Since the early 20th century, minorities have been striving for equality in the United States. Much progress has since been made in the form of anti-discrimination laws and desegregation, but while many advances have been made in the civil rights movement, inequality has not been escaped. Minorities are still fighting inequality while institutional racism battles against them. Currently, the legacy of racism is preserved in laws, rules, and governmental practices. The way that the death penalty is administered in capital cases, search and seizure procedures, minimum sentencing policies and lack of protection against discrimination are all ways that the government reinforces racism in American society.
The legacy of racism is apparent in the way that the death penalty is administered. Studies have shown that prosecutors will seek the death penalty more often and juries will impose the penalty more often if the victim of the crime is white, as opposed to black. Jeffrey Abramson, We the Jury 234. The race of the defendant is not nearly as important and in fact, there are more white people on death row than there are black people. Id, at 213.
[...] If crack cocaine is predominantly associated with urban minorities and the penalties for crack are greater than for powdered, associated with upper class whites, then the penalties are designed to punish minority users to a far greater extent than white users. The policies are further unjustified in that, as mentioned previously, crack cocaine and powdered cocaine are identical drugs. This discrimination in sentencing is a deliberate policy arraignment that supports the incarceration of minorities in America at a higher volume than whites. [...]
[...] Perhaps the most prominent is in the disparities in punishments for use and possession of crack cocaine versus powder cocaine. While the drugs are pharmacologically identical, possession, use and trafficking of crack cocaine, carries stiffer penalties than powdered cocaine. In 1986, Congress set five grams as the amount of crack cocaine needed in possession with intent to sell to incur a five-year penalty, whereas the amount set for powdered cocaine was a significantly higher five-hundred grams. Anti-Drug Abuse Act of U.S.C. [...]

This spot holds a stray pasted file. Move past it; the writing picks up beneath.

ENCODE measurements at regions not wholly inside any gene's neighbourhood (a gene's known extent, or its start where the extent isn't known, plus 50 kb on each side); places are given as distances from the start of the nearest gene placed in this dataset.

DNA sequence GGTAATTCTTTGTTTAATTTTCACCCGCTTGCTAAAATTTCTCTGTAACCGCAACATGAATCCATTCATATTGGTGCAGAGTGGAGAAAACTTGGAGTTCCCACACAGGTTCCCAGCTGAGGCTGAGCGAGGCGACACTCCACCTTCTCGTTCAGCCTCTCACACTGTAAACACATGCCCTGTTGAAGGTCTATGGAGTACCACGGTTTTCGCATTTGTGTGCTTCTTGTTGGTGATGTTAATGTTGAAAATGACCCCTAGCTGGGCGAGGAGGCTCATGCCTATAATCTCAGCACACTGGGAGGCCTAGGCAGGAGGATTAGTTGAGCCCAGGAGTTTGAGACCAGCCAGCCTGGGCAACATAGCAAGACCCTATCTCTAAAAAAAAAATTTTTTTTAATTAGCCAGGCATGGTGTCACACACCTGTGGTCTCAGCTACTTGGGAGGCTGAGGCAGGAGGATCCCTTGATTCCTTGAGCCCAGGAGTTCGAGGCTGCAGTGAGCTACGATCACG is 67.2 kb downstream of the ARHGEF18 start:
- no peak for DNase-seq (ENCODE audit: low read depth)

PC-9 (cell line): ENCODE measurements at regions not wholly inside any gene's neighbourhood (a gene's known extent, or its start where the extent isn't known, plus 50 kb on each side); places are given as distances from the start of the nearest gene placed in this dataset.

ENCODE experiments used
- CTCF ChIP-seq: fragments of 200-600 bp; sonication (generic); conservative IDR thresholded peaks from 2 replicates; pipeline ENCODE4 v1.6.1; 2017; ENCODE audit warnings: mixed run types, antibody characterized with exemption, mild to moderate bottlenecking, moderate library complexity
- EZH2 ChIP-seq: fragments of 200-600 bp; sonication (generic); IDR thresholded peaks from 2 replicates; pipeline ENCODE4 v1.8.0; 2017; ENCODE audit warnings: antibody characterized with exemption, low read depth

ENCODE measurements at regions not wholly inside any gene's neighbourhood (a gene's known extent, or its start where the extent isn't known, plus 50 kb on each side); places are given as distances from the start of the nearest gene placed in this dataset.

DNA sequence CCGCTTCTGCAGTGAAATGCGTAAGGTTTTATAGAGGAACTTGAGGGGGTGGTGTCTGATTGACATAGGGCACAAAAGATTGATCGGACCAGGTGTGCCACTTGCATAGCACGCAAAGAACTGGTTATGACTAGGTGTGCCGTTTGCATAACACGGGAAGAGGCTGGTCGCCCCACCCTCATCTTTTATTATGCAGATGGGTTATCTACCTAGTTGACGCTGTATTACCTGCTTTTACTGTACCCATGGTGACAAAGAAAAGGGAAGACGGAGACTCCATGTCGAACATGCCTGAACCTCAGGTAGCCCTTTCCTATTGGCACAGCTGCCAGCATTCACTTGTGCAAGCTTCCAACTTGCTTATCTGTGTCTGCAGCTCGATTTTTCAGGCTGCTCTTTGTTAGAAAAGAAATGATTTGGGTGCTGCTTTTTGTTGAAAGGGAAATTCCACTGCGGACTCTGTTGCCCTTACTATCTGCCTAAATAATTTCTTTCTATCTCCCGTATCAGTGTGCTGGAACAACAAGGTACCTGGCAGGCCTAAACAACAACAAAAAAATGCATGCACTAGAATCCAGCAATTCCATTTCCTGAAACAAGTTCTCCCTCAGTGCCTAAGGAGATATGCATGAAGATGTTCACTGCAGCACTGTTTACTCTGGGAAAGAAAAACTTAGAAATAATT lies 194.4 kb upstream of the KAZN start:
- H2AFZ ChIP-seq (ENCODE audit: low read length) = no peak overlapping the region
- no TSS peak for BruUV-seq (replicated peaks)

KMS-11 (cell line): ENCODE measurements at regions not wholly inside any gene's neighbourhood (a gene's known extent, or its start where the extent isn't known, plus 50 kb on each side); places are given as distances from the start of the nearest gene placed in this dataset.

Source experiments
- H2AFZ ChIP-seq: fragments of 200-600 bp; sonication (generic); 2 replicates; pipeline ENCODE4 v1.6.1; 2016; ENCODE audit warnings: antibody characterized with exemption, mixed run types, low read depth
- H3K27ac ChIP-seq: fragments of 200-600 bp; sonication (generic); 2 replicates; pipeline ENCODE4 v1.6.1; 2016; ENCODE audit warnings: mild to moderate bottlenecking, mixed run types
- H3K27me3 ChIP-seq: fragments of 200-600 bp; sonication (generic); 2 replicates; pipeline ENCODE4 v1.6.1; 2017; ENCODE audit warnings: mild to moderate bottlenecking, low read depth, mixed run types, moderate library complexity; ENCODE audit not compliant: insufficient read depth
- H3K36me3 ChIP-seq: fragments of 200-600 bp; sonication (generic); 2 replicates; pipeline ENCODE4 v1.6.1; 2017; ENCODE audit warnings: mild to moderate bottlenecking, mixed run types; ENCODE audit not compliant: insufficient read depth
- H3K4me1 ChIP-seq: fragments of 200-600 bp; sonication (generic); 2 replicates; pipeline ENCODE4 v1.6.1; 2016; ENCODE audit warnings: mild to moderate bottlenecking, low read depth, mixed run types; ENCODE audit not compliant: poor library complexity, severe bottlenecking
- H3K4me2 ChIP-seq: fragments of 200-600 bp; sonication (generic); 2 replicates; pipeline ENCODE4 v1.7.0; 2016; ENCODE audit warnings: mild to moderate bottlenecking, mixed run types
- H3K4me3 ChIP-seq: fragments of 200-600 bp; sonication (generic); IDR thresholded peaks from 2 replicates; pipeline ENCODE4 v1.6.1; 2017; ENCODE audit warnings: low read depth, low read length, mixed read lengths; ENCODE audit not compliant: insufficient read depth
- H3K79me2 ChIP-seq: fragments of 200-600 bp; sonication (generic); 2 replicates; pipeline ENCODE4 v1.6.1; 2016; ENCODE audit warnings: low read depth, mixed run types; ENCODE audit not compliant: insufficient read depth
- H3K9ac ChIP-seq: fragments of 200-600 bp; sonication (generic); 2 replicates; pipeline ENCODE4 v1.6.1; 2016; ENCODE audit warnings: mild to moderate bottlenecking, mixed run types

[...] The Cleveland police detective in this case acted properly and the weapons found were properly admitted into evidence. Id, at 33. At the time that the police detective walked up to the three men, he did not have probable cause, as needed and outlined by the Fourth Amendment, to search the men. The Court, in its ruling, legitimized their inherently unconstitutional search. As a result, what is now known as a “Terry Stop” is a Supreme Court invitation for racial profiling. [...]
[...] white man and life for the defendant who killed the black man. The jury as well can make this same decision when imposing the death penalty. All the decisions are strictly subjective. Without any objective standards for the prosecutors and juries to follows, who gets the death penalty and who gets life in prison can whittle down to a one's personal biases. The entire process of death sentencing is responsible for this policy. It dictates the subjectivity of the decision, thereby allowing for racism to occur. [...]
[...] The Bill gives black veterans federal grants to use on their education, but their options are limited and those available options are most often so deprived of resources that a proper and adequate education may not be had. Id at 132. The GI Bill promised many benefits to all soldiers, but because it left the doling out of funds and benefits up to the lenders and service providers, racism and exclusion still occurred everywhere. This form of unintentional racism is just as detrimental as intentional accounts of racism because even though the consequences of such policies are quite immediately apparent, the government chose to do nothing to rectify the injustices, allowing them to further occur. [...]
using our reader.